Tuesday, October 12, 2010
ADVENTURES AT OPEN STUDIOS
In case you've forgotten how much creative energy is percolating around in our county, taking yourself off on the Open Studios Art Tour is a great way to fall in love with Santa Cruz all over again. Since Art Boy and I had last weekend "off" (he'll be open again for "Encore" next weekend), we spent Saturday and Sunday visiting other artists on the tour. Some are veterans we've been fans of forever, others are brand new discoveries (at least to us) that I can't wait to tell you about.
We got a jump on the weekend Friday night with a preview party at the home of dynamic mother-daughter duo Beth and Allison Mae Gripenstraw. Long beloved around town for her fun, festive bird and animal-print ceramic table settings, and her more recent series of whimsical watercolor paintings, Beth has now joined Allison in a new venture, Cold Heart Company. Heart-shaped hair clips, ceramic cocktail rings and resin tile bracelets in brightly painted patterns are the specialty of the online shop, along with an eclectic mix of lidded pots, trays, and paintings; red hearts, black ravens, peacocks, and poppies are among the recurring themes. Charming miniature ceramic tea sets (complete with itsy-bitsy sugar spoons) were also part of the OS display, as well as a selection of Allison's extreme stiletto high heels with a kick—hidden paintings under the instep (hearts, Dia de los Muertos, even the Frankenstein monster and his Bride). If you've ever been to Beth's house, you can imagine how spectacular it looked. "Alice in Wonderland" was the theme of the night, and if you know why a raven is like a writing desk, please do let her know ASAP!
Under blue and sunny weekend skies, we joined the crowd at the rambling Victorian homestead of pastel artist Mary Offerman and oil painter Lance Sims. The rustic setting (chickens, fruit trees, vegetable gardens) hidden in the heart of the Seabright area, is a delight, and the rural theme continues in Mary's warm, evocative pastel landscapes and still-lifes with fruit. My favorites are the rural villages in vibrant colors nestled like jewels in the green French countryside (where Lance and Mary have taught many painting and pastel workshops). And yes, they will be open for Encore weekend.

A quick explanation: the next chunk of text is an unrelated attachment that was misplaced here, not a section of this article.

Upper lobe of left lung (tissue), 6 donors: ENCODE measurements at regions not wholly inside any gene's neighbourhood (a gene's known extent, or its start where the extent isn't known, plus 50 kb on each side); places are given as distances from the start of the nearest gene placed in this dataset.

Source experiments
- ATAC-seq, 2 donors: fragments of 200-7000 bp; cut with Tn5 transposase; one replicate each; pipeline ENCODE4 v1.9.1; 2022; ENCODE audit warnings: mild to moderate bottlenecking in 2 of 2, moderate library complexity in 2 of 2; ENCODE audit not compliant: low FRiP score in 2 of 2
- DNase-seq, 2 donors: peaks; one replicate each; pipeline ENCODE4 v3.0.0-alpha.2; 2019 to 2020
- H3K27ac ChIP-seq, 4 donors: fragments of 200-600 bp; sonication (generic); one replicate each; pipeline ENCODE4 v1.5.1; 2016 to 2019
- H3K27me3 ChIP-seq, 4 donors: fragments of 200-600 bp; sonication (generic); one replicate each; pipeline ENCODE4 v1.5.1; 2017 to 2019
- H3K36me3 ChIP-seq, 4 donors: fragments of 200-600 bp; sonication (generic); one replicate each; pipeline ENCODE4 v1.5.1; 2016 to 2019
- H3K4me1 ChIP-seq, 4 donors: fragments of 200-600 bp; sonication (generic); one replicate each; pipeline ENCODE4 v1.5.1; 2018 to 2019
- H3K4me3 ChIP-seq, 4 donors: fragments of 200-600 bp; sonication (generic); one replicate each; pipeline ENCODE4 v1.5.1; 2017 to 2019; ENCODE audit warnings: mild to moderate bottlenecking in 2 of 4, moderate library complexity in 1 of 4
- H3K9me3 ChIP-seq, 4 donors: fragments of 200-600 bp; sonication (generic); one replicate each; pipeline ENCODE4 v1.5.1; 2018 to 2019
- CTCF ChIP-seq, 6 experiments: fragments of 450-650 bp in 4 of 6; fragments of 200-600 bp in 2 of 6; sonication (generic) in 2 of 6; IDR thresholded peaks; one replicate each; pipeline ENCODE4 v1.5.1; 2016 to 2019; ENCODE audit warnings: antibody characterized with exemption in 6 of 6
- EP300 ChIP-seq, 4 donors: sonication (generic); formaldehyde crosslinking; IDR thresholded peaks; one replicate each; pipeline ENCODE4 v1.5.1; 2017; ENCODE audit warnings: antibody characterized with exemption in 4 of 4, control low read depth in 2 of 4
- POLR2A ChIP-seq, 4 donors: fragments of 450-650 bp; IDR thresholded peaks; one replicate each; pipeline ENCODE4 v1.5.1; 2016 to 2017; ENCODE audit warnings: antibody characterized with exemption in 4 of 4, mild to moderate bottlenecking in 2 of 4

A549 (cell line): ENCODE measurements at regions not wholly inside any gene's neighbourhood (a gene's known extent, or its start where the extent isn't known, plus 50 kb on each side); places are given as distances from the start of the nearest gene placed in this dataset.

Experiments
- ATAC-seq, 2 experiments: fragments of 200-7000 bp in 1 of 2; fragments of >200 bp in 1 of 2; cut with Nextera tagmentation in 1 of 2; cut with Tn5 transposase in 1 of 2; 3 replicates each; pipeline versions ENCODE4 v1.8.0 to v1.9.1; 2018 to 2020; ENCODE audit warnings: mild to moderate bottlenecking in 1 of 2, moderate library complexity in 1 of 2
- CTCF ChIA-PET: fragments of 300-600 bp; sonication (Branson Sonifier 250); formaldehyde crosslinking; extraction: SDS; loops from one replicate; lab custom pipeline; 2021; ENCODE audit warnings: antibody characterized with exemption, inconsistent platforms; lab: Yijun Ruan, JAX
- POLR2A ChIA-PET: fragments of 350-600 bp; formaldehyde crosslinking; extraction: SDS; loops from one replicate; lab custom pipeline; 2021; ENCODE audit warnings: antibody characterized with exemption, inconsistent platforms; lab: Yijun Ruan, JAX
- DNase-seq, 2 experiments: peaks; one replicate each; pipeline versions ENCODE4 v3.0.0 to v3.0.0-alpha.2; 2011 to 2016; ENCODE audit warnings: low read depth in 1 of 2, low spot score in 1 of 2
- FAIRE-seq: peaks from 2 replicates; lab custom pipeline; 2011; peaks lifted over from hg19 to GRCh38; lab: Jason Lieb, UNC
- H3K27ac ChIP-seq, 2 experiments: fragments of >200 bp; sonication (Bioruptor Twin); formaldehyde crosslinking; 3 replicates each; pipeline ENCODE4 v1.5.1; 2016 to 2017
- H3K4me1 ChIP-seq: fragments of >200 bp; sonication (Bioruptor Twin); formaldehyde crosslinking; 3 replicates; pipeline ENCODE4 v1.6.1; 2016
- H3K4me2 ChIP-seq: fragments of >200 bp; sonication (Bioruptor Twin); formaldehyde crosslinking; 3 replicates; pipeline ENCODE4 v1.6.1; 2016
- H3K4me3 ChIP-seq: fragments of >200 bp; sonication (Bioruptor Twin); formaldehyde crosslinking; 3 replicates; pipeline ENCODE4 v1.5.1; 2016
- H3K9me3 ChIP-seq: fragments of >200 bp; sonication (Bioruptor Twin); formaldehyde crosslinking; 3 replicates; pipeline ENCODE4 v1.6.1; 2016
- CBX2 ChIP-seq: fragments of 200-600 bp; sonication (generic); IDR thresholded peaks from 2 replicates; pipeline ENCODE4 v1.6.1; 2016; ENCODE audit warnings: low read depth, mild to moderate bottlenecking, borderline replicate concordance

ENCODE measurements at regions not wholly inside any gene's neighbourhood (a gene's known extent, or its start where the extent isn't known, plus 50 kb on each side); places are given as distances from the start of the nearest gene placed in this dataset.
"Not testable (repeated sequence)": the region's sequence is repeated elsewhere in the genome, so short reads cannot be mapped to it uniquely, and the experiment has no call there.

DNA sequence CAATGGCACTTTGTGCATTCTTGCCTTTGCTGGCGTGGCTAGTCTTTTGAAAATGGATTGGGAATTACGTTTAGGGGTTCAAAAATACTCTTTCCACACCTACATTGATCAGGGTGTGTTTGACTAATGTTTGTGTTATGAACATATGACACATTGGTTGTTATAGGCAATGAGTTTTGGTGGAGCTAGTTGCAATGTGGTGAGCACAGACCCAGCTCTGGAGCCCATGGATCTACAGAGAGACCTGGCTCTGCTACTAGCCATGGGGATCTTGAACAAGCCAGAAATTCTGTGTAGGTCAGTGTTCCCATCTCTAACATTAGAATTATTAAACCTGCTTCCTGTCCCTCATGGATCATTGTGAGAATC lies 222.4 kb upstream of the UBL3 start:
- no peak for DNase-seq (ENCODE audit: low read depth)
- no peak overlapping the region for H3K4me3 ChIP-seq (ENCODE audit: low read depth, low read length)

Across the street from Mary and Lance, we found printmaker Melissa West. Her medium is linoleum block prints in both open and limited editions, and her subjects include a fanciful series on martyred saints, like her winsome piece in the Art League show, "St. Christina the Astonishing." She also has a far more eerie series (in stark black-and-white with touches of blood red) based on that most spooky and suggestive literary genre, children's fairy tales. Her work comes in a variety of sizes, including some sweet little 1 1/2" x 3" original linos of cats and owls. Drop by next weekend and take a look.
It's always fun to visit the workshop/home of fabric sculptor Susan Else. Her house on Escalona Drive is absolutely amok with her lively quilted 3-D figures, caught in the act of scurrying about: they dance in the corners, lounge over the fireplace, even climb ladders in her various wall pieces. Her piece de resistance is a five-foot tall rotating Ferris Wheel (created in honor of the 100th anniversary of the Boardwalk), with her figures—parents, children, gawkers, necking lovers, camera-toting tourists— occupying every seat. And don't miss the giant fabric chessboard in her workroom. All the pawns on one side are babies; all the other pawns are stretching, preening cats. I was so taken with all those quilted kitties, I didn't even notice what kind of creatures the larger pieces are, so if you go check it out on Encore weekend, please do let me know!
And how is it that I've lived in Santa Cruz since dinosaurs roamed the earth, and never before crossed paths with Peggy Snider? Her hand-crafted ceramic sculptures are poetic, inspiring, wry and wonderful, from large, shamanistic totems (with mysterious faces, animal heads, moons, stars, haphazard stairways and intriguing doors) to elegant female figures cloaked by the sun, or by ocean waves, or dancing on the earth, to her smallest, most poignant little creatures. Wandering through Peggy's hilltop garden aerie at the end of Meder Street, you'll find work that celebrates community, the human spirit, and the rhythms of nature and the cosmos. The wise-woman faces with their clear, steady gaze that decorate so many of her pieces suggest the wisdom and healing of time.